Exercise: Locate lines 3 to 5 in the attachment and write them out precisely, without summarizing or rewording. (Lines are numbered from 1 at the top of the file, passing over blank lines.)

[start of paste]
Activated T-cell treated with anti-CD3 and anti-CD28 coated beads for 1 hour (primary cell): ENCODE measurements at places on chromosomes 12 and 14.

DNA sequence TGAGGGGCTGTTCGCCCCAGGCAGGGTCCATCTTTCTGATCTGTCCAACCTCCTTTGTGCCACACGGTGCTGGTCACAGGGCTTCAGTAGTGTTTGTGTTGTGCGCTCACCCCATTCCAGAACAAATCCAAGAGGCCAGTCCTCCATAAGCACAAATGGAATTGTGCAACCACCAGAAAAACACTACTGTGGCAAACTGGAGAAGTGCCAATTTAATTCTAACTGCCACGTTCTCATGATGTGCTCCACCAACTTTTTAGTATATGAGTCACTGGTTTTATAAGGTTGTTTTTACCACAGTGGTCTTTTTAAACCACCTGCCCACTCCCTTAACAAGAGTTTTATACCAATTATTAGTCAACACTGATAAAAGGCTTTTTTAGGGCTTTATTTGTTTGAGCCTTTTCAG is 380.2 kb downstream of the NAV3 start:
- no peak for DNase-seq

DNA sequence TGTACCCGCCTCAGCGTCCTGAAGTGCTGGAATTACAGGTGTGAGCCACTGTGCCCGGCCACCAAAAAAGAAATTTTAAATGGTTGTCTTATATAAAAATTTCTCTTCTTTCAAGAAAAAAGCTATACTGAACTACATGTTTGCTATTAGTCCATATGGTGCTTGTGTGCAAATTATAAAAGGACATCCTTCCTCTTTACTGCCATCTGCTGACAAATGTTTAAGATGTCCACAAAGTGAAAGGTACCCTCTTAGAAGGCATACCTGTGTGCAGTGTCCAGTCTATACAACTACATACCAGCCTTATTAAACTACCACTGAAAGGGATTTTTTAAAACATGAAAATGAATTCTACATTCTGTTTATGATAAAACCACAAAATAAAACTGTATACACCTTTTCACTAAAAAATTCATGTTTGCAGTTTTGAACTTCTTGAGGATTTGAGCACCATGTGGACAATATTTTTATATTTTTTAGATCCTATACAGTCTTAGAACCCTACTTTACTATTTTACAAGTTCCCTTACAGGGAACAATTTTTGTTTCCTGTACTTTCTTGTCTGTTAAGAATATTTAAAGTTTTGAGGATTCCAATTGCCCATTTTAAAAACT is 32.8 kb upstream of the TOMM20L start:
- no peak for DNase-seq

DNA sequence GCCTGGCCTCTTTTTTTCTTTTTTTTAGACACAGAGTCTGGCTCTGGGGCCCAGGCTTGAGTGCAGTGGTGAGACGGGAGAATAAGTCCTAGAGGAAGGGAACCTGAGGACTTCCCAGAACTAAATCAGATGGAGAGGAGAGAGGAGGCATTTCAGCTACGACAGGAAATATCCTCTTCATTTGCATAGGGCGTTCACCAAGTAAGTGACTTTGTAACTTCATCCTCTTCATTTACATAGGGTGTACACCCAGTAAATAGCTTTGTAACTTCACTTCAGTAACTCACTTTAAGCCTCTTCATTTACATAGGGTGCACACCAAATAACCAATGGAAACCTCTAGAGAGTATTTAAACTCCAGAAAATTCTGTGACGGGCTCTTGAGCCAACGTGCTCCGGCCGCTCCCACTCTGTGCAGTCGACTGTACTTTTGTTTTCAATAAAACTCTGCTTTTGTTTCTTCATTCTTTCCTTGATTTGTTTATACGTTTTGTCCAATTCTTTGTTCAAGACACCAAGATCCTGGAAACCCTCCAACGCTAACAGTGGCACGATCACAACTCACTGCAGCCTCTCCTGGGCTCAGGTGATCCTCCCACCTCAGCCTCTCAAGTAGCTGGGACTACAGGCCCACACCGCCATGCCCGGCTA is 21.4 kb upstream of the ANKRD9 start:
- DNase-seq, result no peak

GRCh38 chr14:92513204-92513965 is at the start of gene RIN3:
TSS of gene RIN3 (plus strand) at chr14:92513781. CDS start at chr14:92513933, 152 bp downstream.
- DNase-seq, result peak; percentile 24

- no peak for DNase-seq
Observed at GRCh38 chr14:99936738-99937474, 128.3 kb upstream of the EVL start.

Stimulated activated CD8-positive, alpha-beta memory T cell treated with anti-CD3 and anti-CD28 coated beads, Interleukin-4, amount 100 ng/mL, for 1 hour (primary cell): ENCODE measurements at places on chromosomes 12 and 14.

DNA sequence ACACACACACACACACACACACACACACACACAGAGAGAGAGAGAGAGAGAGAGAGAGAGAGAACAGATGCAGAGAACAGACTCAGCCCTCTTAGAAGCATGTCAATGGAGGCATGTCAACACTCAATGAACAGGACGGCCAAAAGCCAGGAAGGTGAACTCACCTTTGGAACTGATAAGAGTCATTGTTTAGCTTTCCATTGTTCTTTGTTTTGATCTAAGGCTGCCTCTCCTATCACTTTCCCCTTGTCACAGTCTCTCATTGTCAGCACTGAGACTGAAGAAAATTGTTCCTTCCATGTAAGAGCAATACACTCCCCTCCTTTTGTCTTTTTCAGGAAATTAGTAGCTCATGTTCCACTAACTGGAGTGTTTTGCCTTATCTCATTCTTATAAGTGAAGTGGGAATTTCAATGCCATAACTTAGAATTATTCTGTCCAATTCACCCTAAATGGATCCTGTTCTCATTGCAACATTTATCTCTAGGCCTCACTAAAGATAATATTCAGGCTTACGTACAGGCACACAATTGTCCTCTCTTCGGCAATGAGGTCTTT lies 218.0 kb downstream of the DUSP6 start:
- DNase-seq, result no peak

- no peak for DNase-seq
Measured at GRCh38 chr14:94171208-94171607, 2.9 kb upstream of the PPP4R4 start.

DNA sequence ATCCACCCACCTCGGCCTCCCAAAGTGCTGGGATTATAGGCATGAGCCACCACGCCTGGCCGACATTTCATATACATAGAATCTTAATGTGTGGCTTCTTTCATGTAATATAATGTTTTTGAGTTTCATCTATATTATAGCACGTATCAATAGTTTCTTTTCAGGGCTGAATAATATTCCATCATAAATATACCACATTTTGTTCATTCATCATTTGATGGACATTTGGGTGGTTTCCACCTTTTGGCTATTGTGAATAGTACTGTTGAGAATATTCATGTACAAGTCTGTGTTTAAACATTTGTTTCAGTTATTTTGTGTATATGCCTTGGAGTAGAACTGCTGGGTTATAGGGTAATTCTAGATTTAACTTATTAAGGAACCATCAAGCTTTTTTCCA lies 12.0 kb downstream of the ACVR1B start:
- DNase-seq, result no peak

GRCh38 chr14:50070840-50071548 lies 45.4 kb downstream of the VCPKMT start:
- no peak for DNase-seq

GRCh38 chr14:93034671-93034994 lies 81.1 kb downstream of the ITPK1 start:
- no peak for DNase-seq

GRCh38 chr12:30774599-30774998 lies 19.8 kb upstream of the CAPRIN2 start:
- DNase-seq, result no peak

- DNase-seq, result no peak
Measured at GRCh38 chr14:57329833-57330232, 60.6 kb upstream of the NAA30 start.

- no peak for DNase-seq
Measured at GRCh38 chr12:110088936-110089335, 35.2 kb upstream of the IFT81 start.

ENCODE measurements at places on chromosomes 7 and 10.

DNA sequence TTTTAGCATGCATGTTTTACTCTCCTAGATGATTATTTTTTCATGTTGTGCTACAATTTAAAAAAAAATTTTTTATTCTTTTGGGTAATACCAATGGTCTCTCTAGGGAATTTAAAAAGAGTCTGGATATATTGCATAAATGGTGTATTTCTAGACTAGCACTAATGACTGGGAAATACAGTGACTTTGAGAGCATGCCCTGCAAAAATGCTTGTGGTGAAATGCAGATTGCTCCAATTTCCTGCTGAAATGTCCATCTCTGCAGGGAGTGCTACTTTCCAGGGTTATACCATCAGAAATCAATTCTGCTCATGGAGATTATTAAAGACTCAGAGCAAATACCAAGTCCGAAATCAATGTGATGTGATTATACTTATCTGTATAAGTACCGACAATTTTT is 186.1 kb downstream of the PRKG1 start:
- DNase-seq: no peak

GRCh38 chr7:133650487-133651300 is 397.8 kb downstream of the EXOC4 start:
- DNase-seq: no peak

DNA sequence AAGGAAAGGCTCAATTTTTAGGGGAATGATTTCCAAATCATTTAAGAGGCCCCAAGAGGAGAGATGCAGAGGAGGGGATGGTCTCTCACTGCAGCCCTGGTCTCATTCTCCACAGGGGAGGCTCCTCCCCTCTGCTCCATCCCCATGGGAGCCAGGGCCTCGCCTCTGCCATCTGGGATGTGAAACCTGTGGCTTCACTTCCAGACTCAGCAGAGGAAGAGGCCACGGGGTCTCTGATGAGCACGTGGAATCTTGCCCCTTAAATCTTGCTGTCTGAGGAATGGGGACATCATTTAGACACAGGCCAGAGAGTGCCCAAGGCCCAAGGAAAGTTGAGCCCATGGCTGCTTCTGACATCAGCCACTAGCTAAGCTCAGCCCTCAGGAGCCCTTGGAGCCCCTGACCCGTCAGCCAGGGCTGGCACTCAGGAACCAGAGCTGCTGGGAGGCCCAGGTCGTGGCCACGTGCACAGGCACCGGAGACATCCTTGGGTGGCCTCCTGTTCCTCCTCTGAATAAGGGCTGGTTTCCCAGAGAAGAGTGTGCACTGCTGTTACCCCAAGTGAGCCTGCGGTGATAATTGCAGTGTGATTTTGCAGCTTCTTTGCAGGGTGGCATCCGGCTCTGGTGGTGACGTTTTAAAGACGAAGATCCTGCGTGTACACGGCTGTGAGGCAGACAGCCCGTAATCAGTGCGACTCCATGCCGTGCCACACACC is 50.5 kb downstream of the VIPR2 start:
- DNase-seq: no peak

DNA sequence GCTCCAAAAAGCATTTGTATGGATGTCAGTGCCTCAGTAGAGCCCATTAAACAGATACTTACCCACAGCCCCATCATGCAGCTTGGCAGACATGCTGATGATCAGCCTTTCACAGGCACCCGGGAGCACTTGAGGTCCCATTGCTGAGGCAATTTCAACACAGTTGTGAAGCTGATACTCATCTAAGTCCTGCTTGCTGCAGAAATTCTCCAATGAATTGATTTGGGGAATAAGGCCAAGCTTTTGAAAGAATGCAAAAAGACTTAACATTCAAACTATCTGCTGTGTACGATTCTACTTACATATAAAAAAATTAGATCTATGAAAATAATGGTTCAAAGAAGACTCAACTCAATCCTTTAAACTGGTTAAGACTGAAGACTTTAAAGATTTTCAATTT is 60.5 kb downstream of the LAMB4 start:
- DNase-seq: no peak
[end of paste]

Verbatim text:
- no peak for DNase-seq

DNA sequence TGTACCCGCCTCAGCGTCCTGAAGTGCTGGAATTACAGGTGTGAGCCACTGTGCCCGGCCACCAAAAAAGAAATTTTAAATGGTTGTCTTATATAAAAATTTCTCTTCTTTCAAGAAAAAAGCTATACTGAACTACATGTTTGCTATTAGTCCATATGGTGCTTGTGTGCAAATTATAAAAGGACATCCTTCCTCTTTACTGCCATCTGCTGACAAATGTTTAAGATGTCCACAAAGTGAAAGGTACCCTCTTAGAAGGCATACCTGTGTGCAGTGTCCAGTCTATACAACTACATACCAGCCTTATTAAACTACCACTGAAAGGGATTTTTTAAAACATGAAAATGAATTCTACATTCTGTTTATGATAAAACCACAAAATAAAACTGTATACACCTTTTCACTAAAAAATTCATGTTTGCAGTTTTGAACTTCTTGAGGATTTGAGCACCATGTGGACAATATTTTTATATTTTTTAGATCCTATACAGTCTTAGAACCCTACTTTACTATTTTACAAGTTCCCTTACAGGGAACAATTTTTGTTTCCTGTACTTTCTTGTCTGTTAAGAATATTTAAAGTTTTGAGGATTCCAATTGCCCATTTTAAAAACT is 32.8 kb upstream of the TOMM20L start:
- no peak for DNase-seq